• Continue to read aloud to your children.  Even when they are able to read by themselves, it is important for them to hear a more fluent reader read.  You can share reading time with your children by taking turns reading parts out loud or by participating in choral readings where you read together.   Read aloud and having your child match his/her voice to yours
  • Read your favorite books and poems over and over again. Practice getting smoother and reading with expression. 
  • Use books on tapes; have the child follow along in the print copy.  You can also turn the Closed Captioning feature on when you're watching TV.  Have your child practice reading along with the printed text at the bottom of the page. 

National Geographic Comprehension

This program is for students that have strong decoding skills and already read with appropriate fluency.   This intervention will focus on helping students use the reading comprehension strategies, initially with teacher guidance and then eventually without assistance.  Using non-fiction texts, students in this program will become more strategic readers and will practice expressing their thoughts about the text by composing solid written responses.


If your child is in this program, you can follow-up at home by doing the following:

•·         Hold a conversation and discuss what your child has read. Ask your child deeper-level questions about the book.  For example, "I wonder why that girl did that?" or "How do you think he felt? Why?  How would you have felt in the same situation?" and "What lesson can we learn here?".  When reading informational text, discuss the main idea and the supporting details.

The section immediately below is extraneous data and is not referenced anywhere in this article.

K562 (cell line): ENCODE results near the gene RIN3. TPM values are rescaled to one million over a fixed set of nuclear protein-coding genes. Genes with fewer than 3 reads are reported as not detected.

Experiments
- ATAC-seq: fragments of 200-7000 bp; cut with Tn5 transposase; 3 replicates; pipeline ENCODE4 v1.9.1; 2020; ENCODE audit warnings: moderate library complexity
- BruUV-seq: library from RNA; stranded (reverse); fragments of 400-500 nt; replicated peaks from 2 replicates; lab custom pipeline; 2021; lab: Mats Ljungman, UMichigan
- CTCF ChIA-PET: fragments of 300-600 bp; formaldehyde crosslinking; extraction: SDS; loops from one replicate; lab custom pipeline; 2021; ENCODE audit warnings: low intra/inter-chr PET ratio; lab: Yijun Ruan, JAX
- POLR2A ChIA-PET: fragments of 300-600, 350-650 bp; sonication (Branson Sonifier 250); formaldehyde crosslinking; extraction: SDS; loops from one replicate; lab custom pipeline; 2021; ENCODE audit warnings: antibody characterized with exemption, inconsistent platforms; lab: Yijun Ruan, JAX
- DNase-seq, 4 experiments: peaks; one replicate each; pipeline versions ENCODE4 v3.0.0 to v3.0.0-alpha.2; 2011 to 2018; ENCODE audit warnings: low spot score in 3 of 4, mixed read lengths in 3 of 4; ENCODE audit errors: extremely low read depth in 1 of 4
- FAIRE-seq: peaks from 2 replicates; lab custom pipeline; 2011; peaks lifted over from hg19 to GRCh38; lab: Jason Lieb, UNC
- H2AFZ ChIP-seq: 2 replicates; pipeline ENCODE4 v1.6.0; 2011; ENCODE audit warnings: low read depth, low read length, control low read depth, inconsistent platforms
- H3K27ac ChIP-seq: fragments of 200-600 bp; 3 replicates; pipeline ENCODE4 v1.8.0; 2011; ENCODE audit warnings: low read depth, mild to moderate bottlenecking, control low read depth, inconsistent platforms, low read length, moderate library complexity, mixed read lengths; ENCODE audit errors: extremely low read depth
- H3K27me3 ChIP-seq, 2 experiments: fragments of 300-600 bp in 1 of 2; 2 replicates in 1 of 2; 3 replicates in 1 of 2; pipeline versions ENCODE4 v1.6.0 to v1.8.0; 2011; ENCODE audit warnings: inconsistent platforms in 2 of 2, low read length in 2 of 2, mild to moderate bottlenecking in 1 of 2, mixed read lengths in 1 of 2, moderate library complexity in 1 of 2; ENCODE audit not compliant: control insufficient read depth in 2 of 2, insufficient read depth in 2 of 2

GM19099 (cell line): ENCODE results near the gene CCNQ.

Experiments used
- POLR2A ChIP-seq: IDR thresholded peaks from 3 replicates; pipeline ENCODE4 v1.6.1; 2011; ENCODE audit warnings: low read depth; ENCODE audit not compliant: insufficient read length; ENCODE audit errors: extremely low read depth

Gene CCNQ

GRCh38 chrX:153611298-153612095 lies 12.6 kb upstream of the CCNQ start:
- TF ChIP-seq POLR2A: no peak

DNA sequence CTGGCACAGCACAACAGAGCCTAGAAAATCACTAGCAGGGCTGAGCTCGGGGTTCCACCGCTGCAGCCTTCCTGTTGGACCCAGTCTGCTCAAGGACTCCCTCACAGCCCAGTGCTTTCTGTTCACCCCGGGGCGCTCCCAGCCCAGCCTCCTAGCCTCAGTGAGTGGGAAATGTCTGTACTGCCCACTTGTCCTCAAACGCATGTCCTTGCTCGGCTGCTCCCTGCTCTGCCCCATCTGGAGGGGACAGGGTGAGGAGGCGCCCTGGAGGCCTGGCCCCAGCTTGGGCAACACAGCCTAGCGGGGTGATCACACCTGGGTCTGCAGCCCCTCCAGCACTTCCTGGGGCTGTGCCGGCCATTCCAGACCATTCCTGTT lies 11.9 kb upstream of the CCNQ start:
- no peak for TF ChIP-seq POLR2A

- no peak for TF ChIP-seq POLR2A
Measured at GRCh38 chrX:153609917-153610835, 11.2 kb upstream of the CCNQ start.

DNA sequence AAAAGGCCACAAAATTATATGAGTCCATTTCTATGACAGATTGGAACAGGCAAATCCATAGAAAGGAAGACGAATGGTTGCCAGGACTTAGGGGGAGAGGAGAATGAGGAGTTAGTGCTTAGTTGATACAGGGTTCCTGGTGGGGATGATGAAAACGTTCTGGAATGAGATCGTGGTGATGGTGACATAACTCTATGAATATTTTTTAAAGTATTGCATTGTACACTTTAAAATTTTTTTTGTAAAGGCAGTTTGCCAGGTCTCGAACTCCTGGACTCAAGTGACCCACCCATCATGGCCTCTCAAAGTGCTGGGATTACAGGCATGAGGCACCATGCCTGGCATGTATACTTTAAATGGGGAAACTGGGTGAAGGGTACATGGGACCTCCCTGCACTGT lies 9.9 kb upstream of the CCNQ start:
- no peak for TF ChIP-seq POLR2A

•·         Help your child make connections between what he or she reads and similar experiences he has felt, saw in a movie, or read in another book.

•·         Help your child monitor his or her understanding. Teach him/her to continually ask whether he/she understands what they've read.



Comprehension Toolkit

This is another program to target students with weak comprehension skills.  Like the previous program, students receiving this intervention have strong decoding skills and do not have issues with fluency.  This program also works on creating students that are more active, strategic readers.  Students are exposed to a variety of texts and are guided as they learn how to use the comprehension strategies to improve their understanding.  This intervention will help make students more aware of their own thoughts as they constantly write reactions and thoughts about the reading.


If your child is in this program, you can follow-up at home by doing the following:

  • Help students monitor their own understanding. Show them how, for example, to ask themselves "What's unclear here?" or "What information am I missing?" and "What else should the author be telling me?"
  • Let your child hear what you're thinking as you read.  They're more likely to become strategic readers on their own if they see and hear you using the same strategies. 
  • Have your child explain to you what he/she is thinking as they read.  They more they talk about the reading strategies, the more likely it is that using the strategies will become automatic.  Similar to the suggestion above, you and your child can take turns sharing your thoughts about the text.  Talking about what you're reading is the best way to improve comprehension.